I. Vocabulary and Structure
Now many major employers are beginning to demand _____ the completion of school.
A. more than B. rather than C. other than D. better than
Her powers of persuasion were to no _____ .
A. advantage B. avail C. vain D. use
If you _____ in ignoring my instructions, I shall have to punish you.
A. insist B. consist C. persist D. assist
It has taken him a long time to _______ the fact that he won’t be able to go to college.
A. come to terms with B. in terms of
C. in light of D. used to
There are always those who would substitute fantasy lives ______ the rewards of real activity.
A. of B. with C. from D. for
_____ we understand what Jet Lag is, we can go some way to overcoming it.
A. In that B. That C. Now that D. Unless
_____ from the point of view of society is necessary labor is from his own point of view voluntary play.
A. What B. That C. Which D. Although
The programme was televised _____ to the whole world.
A. lively B. alive C. live D. life
It is not how much time you allocate for study that ______ but how much you learn when you do study.
A. accounts B. counts C. amounts D. court
The degree _______ and the ways _______ a school encourages participation in games, sports and cultural pursuits are likely to contribute to the student’s attitude towards leisure.
A. in which … in which B. from which …with which
C. of which … in which D. to which …in which
Advertising is different from selling. Salesmen depend 11 the person-to-person approach in trying to persuade consumers to buy. Advertising, 12 , has to reach consumers indirectly through messages on radio and television, in the newspapers, or even on handbills(传单) given to you in the street.
Once again, the purpose of advertising is to sell goods. This means that the advertiser is going to try to make you think you want something – his something – 13 you need it or not. 14 , the advertiser is creating a(n) 15 for his product. This is fine. Remember, all the goods being produced today have to be sold. And you cannot buy something if you do not know about it.
All consumers are influenced by brand names. Advertisers try to get people 16 to a brand because they know that, in later years, many of the consumers will 17 to this brand. Therefore, commercials are repeated over and over again on radio and television. We soon get to know them by 18 . Some advertisers stay with particular radio or television stars, and consumers come to 19 a product with a famous person.
You are probably wondering, at this point, whether advertising is good or bad. Actually, it may be 20 of both, but decide for yourself.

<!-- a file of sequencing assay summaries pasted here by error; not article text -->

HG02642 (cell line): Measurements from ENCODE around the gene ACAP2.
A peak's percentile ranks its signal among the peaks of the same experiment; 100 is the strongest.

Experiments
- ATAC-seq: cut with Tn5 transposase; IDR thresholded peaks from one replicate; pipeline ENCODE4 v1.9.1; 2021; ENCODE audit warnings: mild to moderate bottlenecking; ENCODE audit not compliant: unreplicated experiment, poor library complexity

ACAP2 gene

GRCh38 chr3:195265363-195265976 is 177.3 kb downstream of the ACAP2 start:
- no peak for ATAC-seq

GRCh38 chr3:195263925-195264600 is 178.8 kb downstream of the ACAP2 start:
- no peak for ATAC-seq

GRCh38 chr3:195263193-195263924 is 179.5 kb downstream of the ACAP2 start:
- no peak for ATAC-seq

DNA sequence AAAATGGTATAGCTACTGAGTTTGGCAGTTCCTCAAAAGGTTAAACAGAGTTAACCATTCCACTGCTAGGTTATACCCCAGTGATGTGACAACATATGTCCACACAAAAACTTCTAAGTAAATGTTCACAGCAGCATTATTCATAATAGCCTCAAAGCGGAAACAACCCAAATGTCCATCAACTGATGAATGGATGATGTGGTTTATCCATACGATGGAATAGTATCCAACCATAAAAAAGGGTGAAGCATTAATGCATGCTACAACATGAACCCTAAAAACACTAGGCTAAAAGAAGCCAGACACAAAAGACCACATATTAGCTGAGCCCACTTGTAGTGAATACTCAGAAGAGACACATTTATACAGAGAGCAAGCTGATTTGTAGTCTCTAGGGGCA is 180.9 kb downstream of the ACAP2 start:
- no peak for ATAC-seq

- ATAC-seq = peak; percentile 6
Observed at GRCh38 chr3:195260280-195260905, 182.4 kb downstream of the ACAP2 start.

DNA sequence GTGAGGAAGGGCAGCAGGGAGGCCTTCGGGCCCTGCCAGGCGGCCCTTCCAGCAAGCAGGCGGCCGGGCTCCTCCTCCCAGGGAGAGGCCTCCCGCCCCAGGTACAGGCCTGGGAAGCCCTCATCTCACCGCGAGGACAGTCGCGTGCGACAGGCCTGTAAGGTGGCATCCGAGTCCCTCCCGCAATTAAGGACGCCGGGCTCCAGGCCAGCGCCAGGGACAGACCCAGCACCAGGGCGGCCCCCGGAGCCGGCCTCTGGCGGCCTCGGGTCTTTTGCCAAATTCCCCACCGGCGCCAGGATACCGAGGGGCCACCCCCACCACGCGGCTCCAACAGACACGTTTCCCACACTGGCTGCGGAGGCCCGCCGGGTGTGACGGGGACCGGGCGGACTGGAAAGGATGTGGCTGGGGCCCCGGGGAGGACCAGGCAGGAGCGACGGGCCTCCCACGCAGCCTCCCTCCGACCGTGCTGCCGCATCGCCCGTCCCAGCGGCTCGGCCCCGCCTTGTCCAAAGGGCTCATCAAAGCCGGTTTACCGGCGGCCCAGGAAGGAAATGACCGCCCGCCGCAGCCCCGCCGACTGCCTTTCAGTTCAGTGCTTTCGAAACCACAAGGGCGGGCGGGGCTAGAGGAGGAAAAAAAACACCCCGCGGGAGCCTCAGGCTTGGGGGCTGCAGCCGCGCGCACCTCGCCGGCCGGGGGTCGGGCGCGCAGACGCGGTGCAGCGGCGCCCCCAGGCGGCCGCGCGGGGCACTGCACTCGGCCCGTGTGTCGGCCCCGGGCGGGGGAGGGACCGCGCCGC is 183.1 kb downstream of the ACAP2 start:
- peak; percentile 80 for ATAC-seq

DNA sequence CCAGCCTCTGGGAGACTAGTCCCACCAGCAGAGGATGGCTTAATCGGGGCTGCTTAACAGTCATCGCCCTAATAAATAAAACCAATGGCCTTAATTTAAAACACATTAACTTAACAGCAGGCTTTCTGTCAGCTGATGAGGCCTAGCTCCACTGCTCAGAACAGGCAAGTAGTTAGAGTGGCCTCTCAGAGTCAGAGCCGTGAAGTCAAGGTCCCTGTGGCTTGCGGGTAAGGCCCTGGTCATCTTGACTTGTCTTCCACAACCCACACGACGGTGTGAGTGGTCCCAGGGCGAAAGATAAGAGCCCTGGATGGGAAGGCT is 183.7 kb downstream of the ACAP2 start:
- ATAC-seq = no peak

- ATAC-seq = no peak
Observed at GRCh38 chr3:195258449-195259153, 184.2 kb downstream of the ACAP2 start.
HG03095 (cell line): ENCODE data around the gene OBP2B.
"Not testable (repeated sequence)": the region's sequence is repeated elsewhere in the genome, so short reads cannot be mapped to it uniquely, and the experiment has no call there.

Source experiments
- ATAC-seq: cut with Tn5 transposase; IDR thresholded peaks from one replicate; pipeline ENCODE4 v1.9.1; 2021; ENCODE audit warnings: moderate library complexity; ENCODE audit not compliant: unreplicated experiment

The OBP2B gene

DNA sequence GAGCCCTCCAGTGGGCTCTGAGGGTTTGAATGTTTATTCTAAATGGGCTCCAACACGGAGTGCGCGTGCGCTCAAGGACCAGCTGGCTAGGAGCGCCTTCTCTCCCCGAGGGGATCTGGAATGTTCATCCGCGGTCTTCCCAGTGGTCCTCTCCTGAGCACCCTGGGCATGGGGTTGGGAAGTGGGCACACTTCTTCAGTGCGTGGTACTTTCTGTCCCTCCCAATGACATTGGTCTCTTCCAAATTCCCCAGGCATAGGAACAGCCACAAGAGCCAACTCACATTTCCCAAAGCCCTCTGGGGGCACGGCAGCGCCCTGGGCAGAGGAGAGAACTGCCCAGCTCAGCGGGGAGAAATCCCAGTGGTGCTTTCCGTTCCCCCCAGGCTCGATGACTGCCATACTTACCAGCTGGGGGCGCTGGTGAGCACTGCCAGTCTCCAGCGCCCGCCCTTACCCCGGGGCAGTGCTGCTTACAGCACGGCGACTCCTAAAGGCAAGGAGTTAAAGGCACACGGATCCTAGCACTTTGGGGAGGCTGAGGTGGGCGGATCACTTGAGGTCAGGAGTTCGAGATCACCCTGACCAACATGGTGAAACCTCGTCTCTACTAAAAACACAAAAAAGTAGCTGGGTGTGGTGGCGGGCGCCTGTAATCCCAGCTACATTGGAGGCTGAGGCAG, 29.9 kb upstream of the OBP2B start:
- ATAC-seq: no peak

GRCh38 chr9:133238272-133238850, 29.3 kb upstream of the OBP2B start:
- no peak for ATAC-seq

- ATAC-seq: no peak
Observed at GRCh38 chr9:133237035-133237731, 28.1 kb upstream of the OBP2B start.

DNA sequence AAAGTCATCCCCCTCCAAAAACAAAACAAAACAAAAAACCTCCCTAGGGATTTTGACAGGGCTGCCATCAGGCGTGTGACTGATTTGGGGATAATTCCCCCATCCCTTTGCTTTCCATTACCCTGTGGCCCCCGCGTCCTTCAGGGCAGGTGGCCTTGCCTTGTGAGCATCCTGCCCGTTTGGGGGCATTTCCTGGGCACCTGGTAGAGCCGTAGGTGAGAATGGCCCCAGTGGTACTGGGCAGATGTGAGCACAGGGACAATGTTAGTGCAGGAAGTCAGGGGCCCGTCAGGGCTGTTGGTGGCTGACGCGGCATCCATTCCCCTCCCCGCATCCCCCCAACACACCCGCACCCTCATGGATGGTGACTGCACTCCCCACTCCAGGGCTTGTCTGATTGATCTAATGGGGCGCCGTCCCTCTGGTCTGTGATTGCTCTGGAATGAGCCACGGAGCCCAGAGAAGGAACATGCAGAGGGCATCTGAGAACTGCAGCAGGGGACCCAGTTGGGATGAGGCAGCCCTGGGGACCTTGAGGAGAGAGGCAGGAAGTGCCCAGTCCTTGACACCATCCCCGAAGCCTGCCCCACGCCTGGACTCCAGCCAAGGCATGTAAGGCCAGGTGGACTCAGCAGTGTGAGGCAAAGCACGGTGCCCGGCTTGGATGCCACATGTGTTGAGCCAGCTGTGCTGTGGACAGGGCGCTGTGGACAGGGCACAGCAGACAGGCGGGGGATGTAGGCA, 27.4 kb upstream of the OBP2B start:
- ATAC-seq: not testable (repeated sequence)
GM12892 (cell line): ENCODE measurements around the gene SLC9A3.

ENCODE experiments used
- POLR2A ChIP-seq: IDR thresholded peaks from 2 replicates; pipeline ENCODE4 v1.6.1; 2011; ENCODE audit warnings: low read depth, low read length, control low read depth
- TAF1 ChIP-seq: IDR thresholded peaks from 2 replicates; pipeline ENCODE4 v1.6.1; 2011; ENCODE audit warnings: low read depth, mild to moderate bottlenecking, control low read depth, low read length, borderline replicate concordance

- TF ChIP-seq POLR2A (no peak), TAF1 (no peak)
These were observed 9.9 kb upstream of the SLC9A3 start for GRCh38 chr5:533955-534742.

11. A. for B. at C. on D. with
12. A. but B. however C. while D. yet
13. A. how B. that C. if D. whether
14. A. In other words B. In any case
C. In addition D. In contrast
15. A. order B. demand C. command D. request
16. A. use B. to use C. used D. to used
17. A. object B. stick C. oppose D. prefer
18. A. heart B. mind C. soul D. brain
19. A. connect B. join C. combine D. associate
20. A. little B. a little C. few D. a few
III. Reading Comprehension
A normal conversation between strangers involves more than talk. It also involves the dynamics of space interaction. If one person gets too close, the other person will back up. If the first person invades the other’s space again, the other will back up again. The person who finds himself or herself backing up is trying to increase the distance of the comfort zone. The person closing in is trying to decrease that distance. Most likely neither person is fully aware of what is going on.
In the 1960s American anthropologist (人类学家) Edward T. Hall was a pioneer in the study of human behavioral use of space. His field of study became known as proxemics. Hall said that personal space for Americans can be defined as having four distinct zones: the intimate zone within 18 inches of your body for whispering and embracing; personal zone of 18 inches to four feet, for talking with close friends; social zone of four to 10 feet, for talking with acquaintances; and the social zone of 10 to 25 feet, for talking to strangers or to a group.
Historians say that our standards of personal space began with the Industrial Revolution in the 18th century. In cities such as London and New York, people of different social and economics classes were suddenly crammed (塞满，塞进) together, so they unconsciously developed a commonly understood rule of polite behavior and space to restrict the area around them.